Click amount to donate direct to CounterPunch
  • $25
  • $50
  • $100
  • $500
  • $other
  • use PayPal
Keep CounterPunch ad free. Support our annual fund drive today!

The Left After the Failure of Obamacare


It’s satisfying to watch rats flee a sinking ship.  This is because onlookers knew the ship was doomed long ago, and swimming rats signify that the drawn-out tragedy is nearing an end.  A collective sense of relief is a natural response.

The rats who propped up the broken boat of Obamacare are a collection of liberal and labor groups who frittered away their group’s resources—and integrity— to sell a crappy product to the American people.

Those in the deepest denial went “all in” for Obamacare— such as some unions and groups like— while the more conniving groups and individuals—like Michael Moore— playacted “critical” of Obamacare, while nevertheless declaring it “progressive”, in effect adding crucial political support to a project that deserved none.

But of course Obamacare was always more barrier than progress: we’ve wasted the last several years planning, debating, and reconstructing the national health care system, all the while going in the wrong direction— into the pockets of the insurance mega corporations.    A couple progressive patches on the sails won’t keep her afloat.  It’s shipbuilding time.

It was painful to watch otherwise intelligent people lend support to something that’s such an obviously bad idea.  So it’s with immense relief that liberals like Michael Moore, labor groups, and others are finally distancing themselves from Obamacare’s Titanic failure.   Now these individuals and groups can stop living in denial and the rest of us can proceed towards a rational discussion about a real health care solution.

The inevitable failure of Obamacare is not due to a bad website, but deeper issues.   The hammering of the nails in the coffin has begun:  millions of young people are suddenly realizing that Obamacare does not offer affordable health care.  It’s a lie, and they aren’t buying it, literally.

The system depends on sufficient young people to opt in and purchase plans, in order to offset the costs of the older, higher-needs population.    Poor young people with zero disposable income are being asked to pay monthly premiums of $150 and more, and they’re opting out, inevitably sinking Obamacare in the process.

Those young people who actually do buy Obamacare plans—to avoid the “mandate” fine— will be further enraged when they attempt to actually use their “insurance”.   Many of the cheapest plans—the obvious choice for most young people— have $5,000 deductibles before the insurance will pay for anything.   For poor young people this is no insurance at all, but a form of extortion.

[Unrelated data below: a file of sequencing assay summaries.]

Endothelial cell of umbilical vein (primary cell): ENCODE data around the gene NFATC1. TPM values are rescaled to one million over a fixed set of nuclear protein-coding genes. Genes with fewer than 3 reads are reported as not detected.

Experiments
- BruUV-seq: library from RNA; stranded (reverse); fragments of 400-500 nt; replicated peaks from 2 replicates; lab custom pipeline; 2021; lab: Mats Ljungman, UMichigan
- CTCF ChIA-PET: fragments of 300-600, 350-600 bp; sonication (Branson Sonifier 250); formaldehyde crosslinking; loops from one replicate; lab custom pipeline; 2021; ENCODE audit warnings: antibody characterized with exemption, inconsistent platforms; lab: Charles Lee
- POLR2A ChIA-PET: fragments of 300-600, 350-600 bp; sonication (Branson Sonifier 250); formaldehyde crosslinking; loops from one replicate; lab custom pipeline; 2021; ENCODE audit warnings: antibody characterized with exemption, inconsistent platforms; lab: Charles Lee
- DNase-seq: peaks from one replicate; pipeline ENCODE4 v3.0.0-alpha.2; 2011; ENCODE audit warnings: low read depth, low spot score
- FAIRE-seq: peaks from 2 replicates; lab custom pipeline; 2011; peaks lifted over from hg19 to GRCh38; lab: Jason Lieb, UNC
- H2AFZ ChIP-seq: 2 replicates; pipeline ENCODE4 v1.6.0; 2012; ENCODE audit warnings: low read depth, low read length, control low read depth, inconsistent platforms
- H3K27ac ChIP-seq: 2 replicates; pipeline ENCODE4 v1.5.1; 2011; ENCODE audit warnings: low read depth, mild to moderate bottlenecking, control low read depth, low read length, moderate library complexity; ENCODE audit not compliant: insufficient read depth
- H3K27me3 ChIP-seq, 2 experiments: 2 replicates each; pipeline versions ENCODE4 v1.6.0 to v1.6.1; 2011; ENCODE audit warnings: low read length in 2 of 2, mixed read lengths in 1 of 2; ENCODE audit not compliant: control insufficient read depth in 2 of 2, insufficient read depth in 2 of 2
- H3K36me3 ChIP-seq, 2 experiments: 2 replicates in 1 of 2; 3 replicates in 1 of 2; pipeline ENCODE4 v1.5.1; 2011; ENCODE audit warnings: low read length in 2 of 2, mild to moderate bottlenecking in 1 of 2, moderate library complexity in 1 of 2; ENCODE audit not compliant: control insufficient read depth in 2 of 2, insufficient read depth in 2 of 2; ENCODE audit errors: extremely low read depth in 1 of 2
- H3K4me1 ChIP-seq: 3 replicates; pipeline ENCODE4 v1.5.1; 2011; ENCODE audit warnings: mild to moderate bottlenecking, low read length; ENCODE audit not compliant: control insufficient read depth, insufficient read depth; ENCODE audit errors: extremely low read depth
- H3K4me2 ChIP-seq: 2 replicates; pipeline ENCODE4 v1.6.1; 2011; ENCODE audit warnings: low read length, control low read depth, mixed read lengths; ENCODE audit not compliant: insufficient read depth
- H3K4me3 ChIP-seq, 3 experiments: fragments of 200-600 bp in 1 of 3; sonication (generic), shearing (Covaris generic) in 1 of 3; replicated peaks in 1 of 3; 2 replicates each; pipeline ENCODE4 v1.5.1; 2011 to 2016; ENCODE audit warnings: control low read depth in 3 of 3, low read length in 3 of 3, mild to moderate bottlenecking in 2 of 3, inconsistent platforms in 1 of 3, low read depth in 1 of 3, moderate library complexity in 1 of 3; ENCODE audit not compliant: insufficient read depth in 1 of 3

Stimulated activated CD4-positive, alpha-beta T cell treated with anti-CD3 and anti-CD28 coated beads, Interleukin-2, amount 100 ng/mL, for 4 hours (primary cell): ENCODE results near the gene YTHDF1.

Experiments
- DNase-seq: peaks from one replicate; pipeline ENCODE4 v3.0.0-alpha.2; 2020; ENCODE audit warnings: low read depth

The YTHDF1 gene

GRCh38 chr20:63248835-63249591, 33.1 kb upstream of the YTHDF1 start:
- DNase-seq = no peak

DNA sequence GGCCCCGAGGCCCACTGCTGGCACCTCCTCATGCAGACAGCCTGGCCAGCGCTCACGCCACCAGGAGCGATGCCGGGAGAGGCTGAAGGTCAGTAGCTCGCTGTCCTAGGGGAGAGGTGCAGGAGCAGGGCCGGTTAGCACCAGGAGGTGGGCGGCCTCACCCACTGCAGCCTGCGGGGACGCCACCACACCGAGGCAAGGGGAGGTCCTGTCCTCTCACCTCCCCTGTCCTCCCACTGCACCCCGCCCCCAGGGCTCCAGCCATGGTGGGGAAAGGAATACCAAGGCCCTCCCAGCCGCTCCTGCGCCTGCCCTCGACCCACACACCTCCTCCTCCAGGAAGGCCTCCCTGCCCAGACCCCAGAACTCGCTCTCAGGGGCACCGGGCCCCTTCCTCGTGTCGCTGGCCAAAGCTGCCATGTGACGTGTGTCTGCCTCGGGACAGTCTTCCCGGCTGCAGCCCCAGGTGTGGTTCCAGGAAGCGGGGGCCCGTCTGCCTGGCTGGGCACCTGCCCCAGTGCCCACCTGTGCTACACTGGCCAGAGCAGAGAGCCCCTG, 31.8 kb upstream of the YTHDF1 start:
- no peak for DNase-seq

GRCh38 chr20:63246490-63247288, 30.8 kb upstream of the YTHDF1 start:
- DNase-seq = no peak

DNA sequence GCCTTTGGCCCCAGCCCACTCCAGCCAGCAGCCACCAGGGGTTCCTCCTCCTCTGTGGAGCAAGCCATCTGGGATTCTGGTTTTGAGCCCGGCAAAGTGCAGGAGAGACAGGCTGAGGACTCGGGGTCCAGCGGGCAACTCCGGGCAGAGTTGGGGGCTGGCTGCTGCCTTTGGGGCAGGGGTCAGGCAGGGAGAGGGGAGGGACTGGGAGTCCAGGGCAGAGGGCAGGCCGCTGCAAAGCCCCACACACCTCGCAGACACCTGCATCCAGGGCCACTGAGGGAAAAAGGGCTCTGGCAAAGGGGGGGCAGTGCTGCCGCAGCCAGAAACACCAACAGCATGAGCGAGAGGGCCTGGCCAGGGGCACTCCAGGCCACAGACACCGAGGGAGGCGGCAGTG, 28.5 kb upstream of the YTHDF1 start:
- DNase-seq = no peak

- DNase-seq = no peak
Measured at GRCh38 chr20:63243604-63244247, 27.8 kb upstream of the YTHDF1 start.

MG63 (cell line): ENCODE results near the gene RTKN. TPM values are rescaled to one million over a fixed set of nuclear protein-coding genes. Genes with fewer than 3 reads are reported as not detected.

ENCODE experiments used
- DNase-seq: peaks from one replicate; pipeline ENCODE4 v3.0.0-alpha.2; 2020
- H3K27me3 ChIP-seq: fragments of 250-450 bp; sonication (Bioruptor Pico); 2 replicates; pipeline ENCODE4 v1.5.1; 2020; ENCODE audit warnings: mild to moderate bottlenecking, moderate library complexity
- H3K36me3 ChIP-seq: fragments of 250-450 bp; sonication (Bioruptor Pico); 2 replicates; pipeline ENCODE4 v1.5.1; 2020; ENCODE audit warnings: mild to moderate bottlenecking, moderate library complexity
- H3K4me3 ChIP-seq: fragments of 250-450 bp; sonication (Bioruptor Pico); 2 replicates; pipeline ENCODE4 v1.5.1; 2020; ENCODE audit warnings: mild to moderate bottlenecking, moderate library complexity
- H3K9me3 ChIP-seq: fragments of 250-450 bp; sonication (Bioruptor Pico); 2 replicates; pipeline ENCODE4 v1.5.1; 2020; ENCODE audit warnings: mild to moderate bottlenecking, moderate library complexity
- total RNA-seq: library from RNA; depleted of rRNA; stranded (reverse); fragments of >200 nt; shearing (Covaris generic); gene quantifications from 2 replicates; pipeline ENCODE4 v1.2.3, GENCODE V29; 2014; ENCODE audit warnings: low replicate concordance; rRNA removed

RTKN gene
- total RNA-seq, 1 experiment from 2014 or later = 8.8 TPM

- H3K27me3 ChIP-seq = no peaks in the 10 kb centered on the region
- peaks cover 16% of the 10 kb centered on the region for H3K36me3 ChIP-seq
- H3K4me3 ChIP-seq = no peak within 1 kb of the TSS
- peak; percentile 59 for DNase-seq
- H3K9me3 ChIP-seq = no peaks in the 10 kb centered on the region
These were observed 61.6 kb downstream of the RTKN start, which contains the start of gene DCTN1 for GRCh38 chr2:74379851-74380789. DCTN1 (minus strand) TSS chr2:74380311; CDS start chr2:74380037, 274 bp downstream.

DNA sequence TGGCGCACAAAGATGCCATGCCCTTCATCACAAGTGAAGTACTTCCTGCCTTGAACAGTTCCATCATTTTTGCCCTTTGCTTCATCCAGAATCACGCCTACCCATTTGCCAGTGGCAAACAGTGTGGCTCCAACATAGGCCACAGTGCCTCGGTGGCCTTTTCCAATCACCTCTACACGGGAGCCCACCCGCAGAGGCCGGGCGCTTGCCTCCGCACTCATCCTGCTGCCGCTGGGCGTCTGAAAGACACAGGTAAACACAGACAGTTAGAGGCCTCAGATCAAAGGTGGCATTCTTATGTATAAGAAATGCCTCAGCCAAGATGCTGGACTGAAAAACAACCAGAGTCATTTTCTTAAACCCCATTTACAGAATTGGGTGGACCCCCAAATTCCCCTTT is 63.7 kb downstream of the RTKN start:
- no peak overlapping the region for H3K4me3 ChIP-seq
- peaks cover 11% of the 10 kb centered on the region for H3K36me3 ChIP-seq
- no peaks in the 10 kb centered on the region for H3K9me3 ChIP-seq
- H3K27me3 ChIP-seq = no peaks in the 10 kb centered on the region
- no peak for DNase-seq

At the same time millions of union members are being punished under Obamacare: those with decent insurance plans will suffer the “Cadillac” tax, which will push up the cost of their healthcare plans, and employers are already demanding concessions from union members in the form of higher health care premiums, co-pays, deductibles, etc.

Lower paid union workers will suffer as well.  Those who are part of the Taft Hartley insurance plans will be pressured to leave the plans and buy their own insurance, since they cannot keep their plans and get the subsidy that the lowest income workers get.   This has the potential to bust the whole Taft Hartley health care system that millions of union members benefit from, which is one of the reasons that labor leaders suddenly became outraged at Obamacare, after having wasted millions of union member’s dollars propping it up.

Ultimately, the American working class will collectively cheer Obamacare’s demise.   They just need labor and other lefties to cheer lead its destruction a little more fiercely.

Surprisingly, most of the rats are still clinging to Obama’s hopeless vessel, frantically bailing water.  Sure they’ve put on their life preservers and anxiously eyeing the lifeboats, but they’re also preaching about how to re-align the deckchairs.

For example, in his “critical” New York Times op-ed piece, Michael Moore called Obamacare “awful”, but also called it a “godsend”, singing his same tired tune.   Part of Moore’s solution for Obamacare—which was cheered on in the Daily Kos— is equally ludicrous, and follows his consistently flawed logic that Obamacare is worth saving, since its “progress” that we can build on.   Moore writes:

“Those who live in red [Republican dominated] states need the benefit of Medicaid expansion [a provision of Obamacare]…. In blue [Democrat dominated] states, let’s lobby for a public option on the insurance exchange — a health plan run by the state government, rather than a private insurer.”

This is Moore at his absolute worst.  He’s neck deep in the flooded hull of the U.S.S Obamacare and giving us advice on how to tread water.

Of course Moore doesn’t criticize the heart of Obamacare, the individual mandate, the most hated component.

Moore also relies on the trump card argument of the pro-Obamacare liberals: there are progressive aspects to the scheme—such as the expansion of Medicaid— and therefore the whole system is worth saving.